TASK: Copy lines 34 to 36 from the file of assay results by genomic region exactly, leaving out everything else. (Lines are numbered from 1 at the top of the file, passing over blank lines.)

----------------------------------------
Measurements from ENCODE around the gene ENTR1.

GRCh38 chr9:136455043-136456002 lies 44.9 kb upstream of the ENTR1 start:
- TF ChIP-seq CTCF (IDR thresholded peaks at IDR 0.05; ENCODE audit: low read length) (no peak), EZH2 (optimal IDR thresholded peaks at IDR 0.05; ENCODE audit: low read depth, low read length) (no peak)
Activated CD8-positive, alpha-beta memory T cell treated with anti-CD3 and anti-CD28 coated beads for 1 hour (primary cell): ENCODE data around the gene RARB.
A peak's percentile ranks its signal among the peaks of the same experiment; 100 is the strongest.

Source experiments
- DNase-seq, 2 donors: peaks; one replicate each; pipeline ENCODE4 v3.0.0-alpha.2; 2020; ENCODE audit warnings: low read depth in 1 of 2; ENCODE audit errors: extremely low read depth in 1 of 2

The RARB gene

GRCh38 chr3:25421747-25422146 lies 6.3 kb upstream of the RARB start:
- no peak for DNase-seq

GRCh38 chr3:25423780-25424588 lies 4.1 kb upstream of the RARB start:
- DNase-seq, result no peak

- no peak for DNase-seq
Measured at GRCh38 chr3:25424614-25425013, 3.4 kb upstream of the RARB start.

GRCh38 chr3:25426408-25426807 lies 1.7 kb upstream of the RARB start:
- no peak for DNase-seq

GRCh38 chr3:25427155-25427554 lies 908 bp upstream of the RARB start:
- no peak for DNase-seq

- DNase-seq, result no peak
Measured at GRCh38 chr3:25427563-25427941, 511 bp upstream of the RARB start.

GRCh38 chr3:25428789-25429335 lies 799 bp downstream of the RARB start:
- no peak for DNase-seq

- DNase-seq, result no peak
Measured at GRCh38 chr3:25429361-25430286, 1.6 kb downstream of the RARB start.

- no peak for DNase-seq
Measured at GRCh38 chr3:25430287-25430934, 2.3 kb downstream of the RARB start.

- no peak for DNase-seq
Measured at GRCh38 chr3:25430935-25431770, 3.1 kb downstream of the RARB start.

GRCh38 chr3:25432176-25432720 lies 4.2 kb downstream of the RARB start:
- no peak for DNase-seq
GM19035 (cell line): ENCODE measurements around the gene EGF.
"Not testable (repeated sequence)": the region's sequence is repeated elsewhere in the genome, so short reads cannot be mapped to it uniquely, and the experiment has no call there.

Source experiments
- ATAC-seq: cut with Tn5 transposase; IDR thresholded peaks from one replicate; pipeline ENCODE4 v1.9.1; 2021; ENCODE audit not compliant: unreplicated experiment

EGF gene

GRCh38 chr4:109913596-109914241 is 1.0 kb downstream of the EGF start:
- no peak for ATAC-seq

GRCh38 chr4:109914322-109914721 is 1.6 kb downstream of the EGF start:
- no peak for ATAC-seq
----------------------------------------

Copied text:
- ATAC-seq: cut with Tn5 transposase; IDR thresholded peaks from one replicate; pipeline ENCODE4 v1.9.1; 2021; ENCODE audit not compliant: unreplicated experiment

EGF gene

GRCh38 chr4:109913596-109914241 is 1.0 kb downstream of the EGF start: